Mauri Formigoni at Milwaukee and Erie, through October 1
As I approached the intersection of Milwaukee and Erie, wondering on which corner the vacant lot with Mauri Formigoni's installation would be, I heard a deafening roar. Looking up, I saw four jets streak by, flying in tight formation--wanderers from the Air & Water Show. Soon after, I came upon Formigoni's Metamorphosis in a triangular grassy lot.
Eleven burned tree trunks, blackened near the top, poke up from a wide circle of black lava stones, which crunch underfoot. The irregularly spaced trunks rise at various angles--none is exactly erect--but most are bent inward, toward the circle's center, and two are so angled that they touch. Especially in contrast to the ordinary location, these trunks growing from a ring of black stone are powerful, almost surreal. The installation is as weirdly displaced as the jets flying over the Loop skyline--but while the jets describe precise geometric patterns, Metamorphosis has the organic irregularities of nature.
Without knowing anything about the artist's intent, the viewer might well guess that this is a memorial. The tapered trees, which Formigoni installed to point toward the sky and toward each other, fall short of both. The circle recalls primitive religious sites--burial structures, druid circles, as well as Greek temples, outdoor sacred spaces enclosed by columns. Everything about it directs the eye toward the center, which is empty except for the grass and weeds of the vacant lot.
Formigoni, 52, head of the art department at Sangamon State University in Springfield, lives in Springfield and Chicago. She began as a painter but found that her paintings were getting bigger and bigger and that she was adding sound, light, and smell, so she switched to installations. Visiting the newly free Yugoslavia before it fell apart, she was excited by the possibility of a diverse but unified state and produced installations in Belgrade and Skopje. The seeds, eggs, coal, dormant birch trees, and live birds of one of them, she says, symbolized hope. Then, a few months ago, after years of mass murder and other horrors had destroyed large parts of what was Yugoslavia, Formigoni created a large installation for Artemisia Gallery, Metamorphosis for Bosnia. She covered the floor of a darkened room with lava stones; there were candles, small purple flames, a dark pool of water. The current Metamorphosis uses some of the same materials.
Though Metamorphosis for Bosnia was powerful and affecting, it had a certain precious, self-enclosed quality. The current Metamorphosis gains immeasurably from its relationship to the area around it. Seen from one angle, the burnt trunks stand out against the windowless brick wall of a building that abuts the site. From another, the buildings and traffic of Milwaukee Avenue form the background. Seated on a piece of concrete near the brick building, one can see beyond the trees some nearby light and telephone poles, and beyond them Loop skyscrapers: the contrast between the tree's organic curves and the city's rectilinear forms is like the installation's contrast with the Air & Water Show jets. The burnt trees with their tapered tops not only have the modesty, even pathos, befitting a memorial, they're also the opposite of the aggressive, dominating planes and soaring office towers.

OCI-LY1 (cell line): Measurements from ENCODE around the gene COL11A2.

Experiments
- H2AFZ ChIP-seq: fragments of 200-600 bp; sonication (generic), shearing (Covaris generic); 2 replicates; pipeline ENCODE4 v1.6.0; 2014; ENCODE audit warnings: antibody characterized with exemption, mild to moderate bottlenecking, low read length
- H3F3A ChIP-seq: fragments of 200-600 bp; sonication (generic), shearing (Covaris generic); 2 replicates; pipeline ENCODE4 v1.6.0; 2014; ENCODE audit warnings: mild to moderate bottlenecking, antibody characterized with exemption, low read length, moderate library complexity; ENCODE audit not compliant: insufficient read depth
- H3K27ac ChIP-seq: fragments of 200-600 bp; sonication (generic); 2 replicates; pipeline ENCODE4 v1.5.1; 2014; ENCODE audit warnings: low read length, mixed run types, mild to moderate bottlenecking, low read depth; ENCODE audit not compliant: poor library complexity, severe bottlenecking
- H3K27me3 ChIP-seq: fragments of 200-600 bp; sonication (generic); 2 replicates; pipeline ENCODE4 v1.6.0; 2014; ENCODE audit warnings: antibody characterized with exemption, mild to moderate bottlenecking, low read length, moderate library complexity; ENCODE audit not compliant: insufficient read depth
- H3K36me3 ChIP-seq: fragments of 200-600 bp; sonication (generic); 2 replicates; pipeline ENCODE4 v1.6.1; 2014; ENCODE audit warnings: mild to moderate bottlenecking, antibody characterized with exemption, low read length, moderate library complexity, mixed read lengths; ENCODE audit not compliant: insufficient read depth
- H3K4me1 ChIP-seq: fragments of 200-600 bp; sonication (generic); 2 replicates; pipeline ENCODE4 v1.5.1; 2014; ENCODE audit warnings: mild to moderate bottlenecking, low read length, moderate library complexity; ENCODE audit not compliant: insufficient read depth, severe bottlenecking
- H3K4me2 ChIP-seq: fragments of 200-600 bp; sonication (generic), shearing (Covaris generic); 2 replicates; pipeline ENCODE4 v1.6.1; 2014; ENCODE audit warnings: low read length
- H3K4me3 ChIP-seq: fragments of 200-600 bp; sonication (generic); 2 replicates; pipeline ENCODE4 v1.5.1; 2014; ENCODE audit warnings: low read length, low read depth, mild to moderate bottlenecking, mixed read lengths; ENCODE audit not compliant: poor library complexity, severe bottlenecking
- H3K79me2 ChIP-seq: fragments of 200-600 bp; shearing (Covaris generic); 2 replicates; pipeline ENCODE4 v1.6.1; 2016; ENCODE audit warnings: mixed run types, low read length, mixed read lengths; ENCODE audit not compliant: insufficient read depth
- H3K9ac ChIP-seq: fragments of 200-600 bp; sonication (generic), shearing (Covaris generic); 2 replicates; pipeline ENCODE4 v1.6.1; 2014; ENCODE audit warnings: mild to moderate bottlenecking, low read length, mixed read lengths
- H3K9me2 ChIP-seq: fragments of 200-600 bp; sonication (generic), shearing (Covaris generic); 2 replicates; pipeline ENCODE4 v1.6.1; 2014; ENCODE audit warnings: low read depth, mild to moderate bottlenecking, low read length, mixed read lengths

My favorite position for viewing Metamorphosis was sitting on the Milwaukee Avenue sidewalk. If the soaring verticals of Gothic cathedrals reflected their makers' sureness of the truths of their religion and of salvation in heaven, the irregular angles of Formigoni's trees suggest randomness, doubt, the self-effacement of an artist who knows her forms can never heal the loss she memorializes. Seen against the empty sky, they frame but are far from filling its emptiness.
in the 1400 block of South Wabash
Formigoni was careful to obtain the landowner's permission for her installation. Not so the three members of Armpit, who have created an untitled group of eight totemlike towers in a vacant lot in the 1400 block of South Wabash. They don't even know who owns the land. Chester Alamo, 26, Jesse Bercowetz, 25, and Nick Nuccio, 30, have made a kind of guerrilla installation; central to their intention is the fact that anyone who happens by can add to, subtract from, or otherwise alter it. Bercowetz told me with some amazement that one of the heaviest pieces was removed for two weeks, then returned with no damage except what might have been caused by loading it into a truck.
In this fundamentally collective work, in which the artists' contributions and those of others are not easily identifiable, sometimes even the artists don't know who did what. The smallest of the towers, consisting of cinder blocks piled on top of each other and capped by an irregular chunk of concrete, was an anonymous contribution according to Bercowetz--but then Alamo told Bercowetz that he himself had made it. Of course, not all the anonymous contributions are positive. When I first saw the work, one of the towers had been toppled; later three had been, but the artists were planning to right them.
The towers themselves have none of the formal elegance or modernist austerity of Formigoni's Metamorphosis. These "urban totems," as the artists call them, are made of scrap wood and scrap metal, old tires, plastic sheets, all manner of tubes, and assorted other materials. Near-chaotic accretions, they look seriously messy. One of the most rewarding is a cylinder of brightly colored wood and metal; the artists added some sloppy streaks of yellow, blue, and red paint in their studio before bringing the piece to the site. A plastic water bottle is attached, neck first, to one of the tubes; a small plastic garbage bucket sits on top, an appropriate crown for this sculpture made of junk. Bercowetz told me that they brought the cylinder, which weighs about 140 pounds, to the site and installed it on the ground, but an anonymous visitor managed to get it on top of a giant metal spool lying there discarded.